Archive for December, 2011

Bigger is not always better

I have recently started tutoring for Rocket Learning and I accomplished more in 1 hour with those students than I have all week in my regular class.

Why?

Well, my guess would be that it is a lot easier to have productive lessons and meaningful conversations with 5 students than it is with 34 students.  Hmm, anyone else agree?This is really not an earth shattering notion but I have been thinking about it since yesterday.  We read and discussed a nonfiction article and we were able to identify story elements, main idea, make inferences and compare the main character’s life to each of our own.

Rocket Leaning uses a similar lesson plan layout to the one I use in class (although I don’t use these cool rocket related terms):

  • Ignite: Anticipatory Set (Music, Poems)
  • In-Flight Writing (Pre/Draft/Edit/Publish) or Prepare for Liftoff (Phonemic awareness/ Phonics/Vocabulary/Fluency)
  • Refueling – Test Prep/Practice
I know more about these kids than some of the ones who have been in my class for 16 weeks. I learned who the shy one is, who the jokester is and who the ringer is (I call bright kids who make sure that they correct your mistakes, answer all questions with depth and share often with the class, ringers.)
Size does make a difference and whoever said that it didn;t wasn’t being honest.  … With a smaller group, we have the opportunity to make connections that aren’t possible in larger classes.  Who said that bigger is better?  No one in a classroom of 35, that is for sure.
 Smaller is better and leads to conversations while bigger is … just plain harder.

Season’s Greetings to my PLN

Get your twitter mosaic here.

 

These educators, organizations, news providers, administrators, forward thinkers, mothers, fathers, sisters, brothers, sons, and daughters are a part of my PLN and I want to wish each and everyone of them a Happy and Safe Holiday Season.

Thank you for your words of wisdom, support and resources.  

I am glad to call you friends. 

 

 

Be a part of the AfterGlow

Please mark your calendars and adjust your schedules to join presenters, participants, and organizers of the 2011 K-12 Online Conference in an “AfterGlow” Closing Live Event on Monday, December 12th at 6:00pm PT / 7:00pm MT / 8:00pm CT / 9:00pm ET. If you’re located outside North American timezones, please use this timeanddate.com link (2:00 AM Tuesday, December 13 GMT) to determine the event time in your local area. “The Afterglow” is a fun, celebratory event held in Blackboard Collaborate. It will provide opportunities for presenters to share the stories behind their presentations as well as give participants a chance to ask questions of the presenters. The Blackboard Collaborate session link is: http://tinyurl.com/cr20live. This link may be shared with others on Twitter, Plurk, blogs, etc. Please cross-post this information on your own blog, if possible, so we can amplify this live event and draw a big crowd of educators! (HTML code to cross-post is available.)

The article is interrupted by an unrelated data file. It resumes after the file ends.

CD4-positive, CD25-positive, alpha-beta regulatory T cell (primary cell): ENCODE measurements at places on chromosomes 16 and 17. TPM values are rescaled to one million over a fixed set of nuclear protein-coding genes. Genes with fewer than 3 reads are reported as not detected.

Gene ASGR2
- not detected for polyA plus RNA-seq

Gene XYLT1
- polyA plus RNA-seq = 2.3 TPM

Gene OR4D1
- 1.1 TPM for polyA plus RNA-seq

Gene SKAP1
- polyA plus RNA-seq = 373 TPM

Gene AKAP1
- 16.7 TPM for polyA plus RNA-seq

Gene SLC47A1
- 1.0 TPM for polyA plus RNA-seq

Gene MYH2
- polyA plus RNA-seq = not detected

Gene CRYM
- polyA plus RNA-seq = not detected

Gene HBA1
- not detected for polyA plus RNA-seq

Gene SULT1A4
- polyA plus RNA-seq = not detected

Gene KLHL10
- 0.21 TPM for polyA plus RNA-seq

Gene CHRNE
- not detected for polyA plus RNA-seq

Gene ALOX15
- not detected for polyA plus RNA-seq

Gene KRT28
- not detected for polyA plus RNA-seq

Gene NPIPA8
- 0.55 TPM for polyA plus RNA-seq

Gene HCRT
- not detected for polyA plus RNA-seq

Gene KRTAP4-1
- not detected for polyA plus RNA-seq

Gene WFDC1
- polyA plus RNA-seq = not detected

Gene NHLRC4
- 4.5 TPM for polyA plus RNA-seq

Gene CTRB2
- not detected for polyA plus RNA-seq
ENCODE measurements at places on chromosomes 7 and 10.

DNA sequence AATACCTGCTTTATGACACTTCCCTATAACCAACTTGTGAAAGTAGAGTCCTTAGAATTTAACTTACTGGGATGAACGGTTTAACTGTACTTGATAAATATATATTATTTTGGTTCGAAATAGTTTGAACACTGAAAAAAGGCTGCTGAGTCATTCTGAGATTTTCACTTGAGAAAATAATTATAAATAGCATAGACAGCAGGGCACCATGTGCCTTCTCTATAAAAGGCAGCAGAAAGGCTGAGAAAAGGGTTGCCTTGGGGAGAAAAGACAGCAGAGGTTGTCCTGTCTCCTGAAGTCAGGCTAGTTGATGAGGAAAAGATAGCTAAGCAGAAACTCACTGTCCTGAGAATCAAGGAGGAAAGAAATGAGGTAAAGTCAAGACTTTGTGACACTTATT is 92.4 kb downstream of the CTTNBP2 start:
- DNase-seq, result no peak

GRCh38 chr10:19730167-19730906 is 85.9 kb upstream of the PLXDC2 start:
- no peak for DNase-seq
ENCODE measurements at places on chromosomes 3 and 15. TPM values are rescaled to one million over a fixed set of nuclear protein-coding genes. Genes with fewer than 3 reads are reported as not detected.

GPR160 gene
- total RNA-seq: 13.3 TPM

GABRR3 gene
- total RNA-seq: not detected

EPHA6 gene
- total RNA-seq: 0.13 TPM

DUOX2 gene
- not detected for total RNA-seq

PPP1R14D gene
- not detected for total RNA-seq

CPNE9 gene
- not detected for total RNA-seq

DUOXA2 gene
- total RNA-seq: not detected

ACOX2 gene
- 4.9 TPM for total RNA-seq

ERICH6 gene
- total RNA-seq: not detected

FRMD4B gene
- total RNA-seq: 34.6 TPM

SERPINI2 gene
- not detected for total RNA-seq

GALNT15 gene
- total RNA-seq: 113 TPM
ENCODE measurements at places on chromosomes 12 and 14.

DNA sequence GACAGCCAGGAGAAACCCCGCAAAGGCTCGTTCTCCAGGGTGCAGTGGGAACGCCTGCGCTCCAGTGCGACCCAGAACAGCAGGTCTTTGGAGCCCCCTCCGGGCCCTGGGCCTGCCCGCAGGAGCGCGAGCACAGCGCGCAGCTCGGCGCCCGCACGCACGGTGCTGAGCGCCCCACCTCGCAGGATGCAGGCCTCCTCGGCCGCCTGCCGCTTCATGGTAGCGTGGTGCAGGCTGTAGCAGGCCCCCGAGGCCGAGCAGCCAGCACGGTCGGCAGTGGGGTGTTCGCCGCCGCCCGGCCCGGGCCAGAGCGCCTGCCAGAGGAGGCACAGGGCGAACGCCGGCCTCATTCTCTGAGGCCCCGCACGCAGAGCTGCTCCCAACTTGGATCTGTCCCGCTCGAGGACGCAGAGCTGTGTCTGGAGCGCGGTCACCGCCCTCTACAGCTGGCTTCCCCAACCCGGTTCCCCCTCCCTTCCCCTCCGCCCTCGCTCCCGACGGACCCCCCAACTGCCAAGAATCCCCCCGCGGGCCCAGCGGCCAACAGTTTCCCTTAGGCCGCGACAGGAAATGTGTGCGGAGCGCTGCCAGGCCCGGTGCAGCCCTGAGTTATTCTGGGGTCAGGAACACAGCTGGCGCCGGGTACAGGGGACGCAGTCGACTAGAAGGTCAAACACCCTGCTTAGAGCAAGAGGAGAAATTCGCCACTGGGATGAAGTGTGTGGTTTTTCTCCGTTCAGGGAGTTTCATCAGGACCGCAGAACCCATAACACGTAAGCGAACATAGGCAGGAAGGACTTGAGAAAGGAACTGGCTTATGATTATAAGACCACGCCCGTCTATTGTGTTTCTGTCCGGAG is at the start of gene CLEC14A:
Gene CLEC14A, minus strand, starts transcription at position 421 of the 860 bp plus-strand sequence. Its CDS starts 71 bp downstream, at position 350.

'Northern Lights' photo (c) 2008, Image Editor - license: http://creativecommons.org/licenses/by/2.0/

The MC for the event will be Susan van Gelder, who will ask the questions of the panel members and facilitate the conversations among presenters and participants. The panel will consist of all of the keynote presenters for the conference, but all presenters are encouraged to join us and come prepared to “raise your hand to take the mic” during the session if desired. Everyone can contribute actively in the chat conversation. The webinar will be an hour long and not every presenter may have an opportunity to share. There is a possibility the conversation may continue after the ‘formal’ closing of the webinar into a post-show. Participation of the presenters is optional during post show as we know everyone’s time is limited.

In addition to joining our upcoming live event, we invite you to check out and comment on a special “backstories of the 2011 K-12 Online Conference” Voicethread. Several of our presenters have already chimed in. Please add your voice and commentary!